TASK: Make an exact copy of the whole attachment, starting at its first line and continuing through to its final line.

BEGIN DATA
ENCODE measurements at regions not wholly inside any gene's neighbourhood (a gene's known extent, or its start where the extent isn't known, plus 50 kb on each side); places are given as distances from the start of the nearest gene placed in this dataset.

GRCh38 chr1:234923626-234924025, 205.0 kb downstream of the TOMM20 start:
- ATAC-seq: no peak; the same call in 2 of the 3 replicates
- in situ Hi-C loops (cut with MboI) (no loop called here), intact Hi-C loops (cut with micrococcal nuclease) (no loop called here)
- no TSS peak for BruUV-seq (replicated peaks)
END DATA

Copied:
ENCODE measurements at regions not wholly inside any gene's neighbourhood (a gene's known extent, or its start where the extent isn't known, plus 50 kb on each side); places are given as distances from the start of the nearest gene placed in this dataset.

GRCh38 chr1:234923626-234924025, 205.0 kb downstream of the TOMM20 start:
- ATAC-seq: no peak; the same call in 2 of the 3 replicates
- in situ Hi-C loops (cut with MboI) (no loop called here), intact Hi-C loops (cut with micrococcal nuclease) (no loop called here)
- no TSS peak for BruUV-seq (replicated peaks)